Finding your tribe crucial for boutique success
Several SME lawyers have shared how building a network, and being part of a community, helps to significantly mitigate the challenges of going out on one’s own.
There are many challenges that come with going out on one’s own, either as a sole practitioner or small firm. Building a network, and being part of a community, makes dealing with those challenges exponentially easier, according to a handful of lawyers.
According to Perth-based Move On Family Law principal Susan Hewitt Cohen, one of the immediate hurdles to overcome is the realisation that, as a business owner, you can’t “just do the law stuff” and hope that “everything else just magically happens”.
It is “daunting” starting your own business, added Affinity Legal director Aimee Price, from Sydney’s Sutherland Shire. Knowing the “business management side of things is all extremely confronting”, she noted.
Boutique lawyers also need to become well-acquainted with marketing, especially in the evolving legal marketplace, said Ms Hewitt Cohen.
“Without the marketing, there are no clients. It’s a constant juggle between things you can directly bill or make money on, versus all those things that mean you will hopefully keep making money,” she said.
“It’s only in the law few years that I’ve understood I need to respect the practice as a business, just as you would any other business,” added Stanford Solicitors & Mediators principal Kelly Stanford from Sydney’s west.
This recognition, surmised Brisbane Family Law Centre principal Clarissa Rayward, is fundamental to overcoming those management challenges, such as cash flow and taxation.
“But with the challenge [of being a boutique lawyer] comes so many opportunities and advantages,” she argued.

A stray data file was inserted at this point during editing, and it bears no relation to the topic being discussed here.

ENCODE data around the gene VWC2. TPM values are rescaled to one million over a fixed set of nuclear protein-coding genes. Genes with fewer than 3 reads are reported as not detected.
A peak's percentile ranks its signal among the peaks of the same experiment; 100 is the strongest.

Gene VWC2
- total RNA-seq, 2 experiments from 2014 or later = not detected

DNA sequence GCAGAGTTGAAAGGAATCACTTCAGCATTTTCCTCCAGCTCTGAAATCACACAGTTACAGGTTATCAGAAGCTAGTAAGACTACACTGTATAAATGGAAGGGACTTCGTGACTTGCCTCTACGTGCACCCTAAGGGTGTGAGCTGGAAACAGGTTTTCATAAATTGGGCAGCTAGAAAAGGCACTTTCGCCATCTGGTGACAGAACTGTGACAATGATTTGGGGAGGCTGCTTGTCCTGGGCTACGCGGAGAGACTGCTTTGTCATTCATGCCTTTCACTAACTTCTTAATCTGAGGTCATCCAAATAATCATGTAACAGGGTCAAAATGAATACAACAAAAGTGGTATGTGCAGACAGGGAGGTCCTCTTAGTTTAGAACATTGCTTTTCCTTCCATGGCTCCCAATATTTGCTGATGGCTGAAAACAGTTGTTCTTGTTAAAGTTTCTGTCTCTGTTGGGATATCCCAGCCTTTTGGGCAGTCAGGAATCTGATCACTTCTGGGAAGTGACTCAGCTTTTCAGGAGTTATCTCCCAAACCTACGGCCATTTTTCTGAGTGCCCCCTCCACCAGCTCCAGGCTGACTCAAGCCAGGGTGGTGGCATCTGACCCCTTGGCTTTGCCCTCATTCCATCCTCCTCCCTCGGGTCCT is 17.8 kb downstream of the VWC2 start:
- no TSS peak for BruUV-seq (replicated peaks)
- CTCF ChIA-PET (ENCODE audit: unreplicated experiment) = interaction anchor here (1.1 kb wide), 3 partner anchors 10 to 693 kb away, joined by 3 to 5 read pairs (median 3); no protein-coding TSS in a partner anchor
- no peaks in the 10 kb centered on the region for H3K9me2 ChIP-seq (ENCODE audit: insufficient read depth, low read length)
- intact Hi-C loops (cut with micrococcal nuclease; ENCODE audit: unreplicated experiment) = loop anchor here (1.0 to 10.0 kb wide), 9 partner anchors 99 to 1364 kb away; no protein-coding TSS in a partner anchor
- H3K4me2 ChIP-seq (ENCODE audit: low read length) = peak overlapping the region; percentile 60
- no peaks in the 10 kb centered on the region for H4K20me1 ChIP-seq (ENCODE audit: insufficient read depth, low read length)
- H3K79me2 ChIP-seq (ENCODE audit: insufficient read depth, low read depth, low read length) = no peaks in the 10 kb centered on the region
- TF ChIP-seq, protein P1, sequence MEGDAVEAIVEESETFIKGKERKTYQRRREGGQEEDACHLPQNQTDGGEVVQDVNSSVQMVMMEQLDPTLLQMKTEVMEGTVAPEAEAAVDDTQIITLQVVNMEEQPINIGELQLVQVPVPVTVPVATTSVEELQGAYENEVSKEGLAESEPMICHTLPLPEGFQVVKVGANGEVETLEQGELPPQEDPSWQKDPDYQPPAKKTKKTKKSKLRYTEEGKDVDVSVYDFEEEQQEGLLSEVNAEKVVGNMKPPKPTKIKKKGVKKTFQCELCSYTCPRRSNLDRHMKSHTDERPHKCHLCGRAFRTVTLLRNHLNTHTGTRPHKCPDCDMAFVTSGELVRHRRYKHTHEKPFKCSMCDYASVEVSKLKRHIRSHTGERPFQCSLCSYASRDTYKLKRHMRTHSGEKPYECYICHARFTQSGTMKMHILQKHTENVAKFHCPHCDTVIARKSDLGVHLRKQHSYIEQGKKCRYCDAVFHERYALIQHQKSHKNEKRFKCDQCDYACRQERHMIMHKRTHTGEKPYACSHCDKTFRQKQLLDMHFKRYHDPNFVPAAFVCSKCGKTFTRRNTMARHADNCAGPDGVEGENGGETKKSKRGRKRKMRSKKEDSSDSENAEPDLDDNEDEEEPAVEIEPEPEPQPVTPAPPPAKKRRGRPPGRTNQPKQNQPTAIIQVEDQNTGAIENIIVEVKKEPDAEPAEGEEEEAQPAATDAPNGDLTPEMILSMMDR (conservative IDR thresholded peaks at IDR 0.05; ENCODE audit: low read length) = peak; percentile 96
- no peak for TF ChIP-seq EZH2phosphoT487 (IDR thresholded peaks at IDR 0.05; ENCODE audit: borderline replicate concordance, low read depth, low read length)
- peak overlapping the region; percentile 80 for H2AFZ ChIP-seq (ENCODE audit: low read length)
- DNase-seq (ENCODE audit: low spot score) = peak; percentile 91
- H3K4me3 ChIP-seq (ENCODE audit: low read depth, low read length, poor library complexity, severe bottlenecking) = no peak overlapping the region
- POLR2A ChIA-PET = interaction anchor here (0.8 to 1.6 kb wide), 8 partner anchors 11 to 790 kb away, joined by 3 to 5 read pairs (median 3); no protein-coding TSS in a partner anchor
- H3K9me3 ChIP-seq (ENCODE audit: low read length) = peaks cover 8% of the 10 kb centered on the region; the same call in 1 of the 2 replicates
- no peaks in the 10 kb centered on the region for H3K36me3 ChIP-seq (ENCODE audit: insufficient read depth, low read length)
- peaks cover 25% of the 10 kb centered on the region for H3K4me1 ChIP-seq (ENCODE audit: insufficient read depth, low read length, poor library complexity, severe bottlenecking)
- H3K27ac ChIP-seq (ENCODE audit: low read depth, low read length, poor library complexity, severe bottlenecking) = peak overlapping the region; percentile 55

One of these opportunities, Ms Rayward said, is immersing one’s self in a new community in order to overcome any sense of isolation that might accompany starting out as a sole practitioner or in a boutique firm.
Finding a tribe, or a community of like-minded professionals, she said, also helps navigate those management issues.
“There are some great communities around the country for smaller practices and, often, local law associations are the hub of networks that offer support and collaboration,” she explained.
Queensland-based Piccardi Legal solicitor Megan Piccardi agreed.
“As you start to engage in the local community, you begin to form connections with other small business owners who are on the same page as you,” she said.
In addition, there are also wellness benefits to doing so, Ms Piccardi noted.
“Sometimes, when I need a break, it’s nice to go outside for a walk and check in with other local owners to see how their day is going and just have a chat,” she said.
According to these lawyers, the necessity of collegiality is not always immediately apparent, but is gratefully welcomed once in place.
Birman & Ride lawyer Lucy Dickens, from Perth, said she had only become cognizant of the importance of a professional community in recent years.
“Engaging with peers makes me realise that most other lawyers and business leaders are grappling with he same kinds of issues that we are — we are definitely not alone!” she said.
But that potential for isolation may not manifest for all, as some find the more intimate environment of boutique life to be more accommodating.
In this sense, working in the boutique sphere may even lend well to collegiality, argued Ms Hewitt Cohen, who said she found “big firms to be extremely isolating because of the toxic competitive environments where there is no real community”.
Ms Price supported this, saying that in her team of three lawyers, “we need greater transparency and a closer relationship with one another”.
Ms Dickens agreed: “I particularly like the close team culture and comradeship [as it] allows us to break down the hierarchy and work with each other as equals”.
What these lawyers agree on is that while there are many challenges to face when running your own small firm, one can find support, both emotional and professional, through a number of avenues.
Ultimately, it is “incredibly valuable” to have colleagues — within your own office or outside of it — to bounce ideas around, pertaining both to management matters and one’s personal journey, said Ms Rayward.
“The last few years in practice have been my happiest, because I have found my tribe,” concluded Ms Stanford.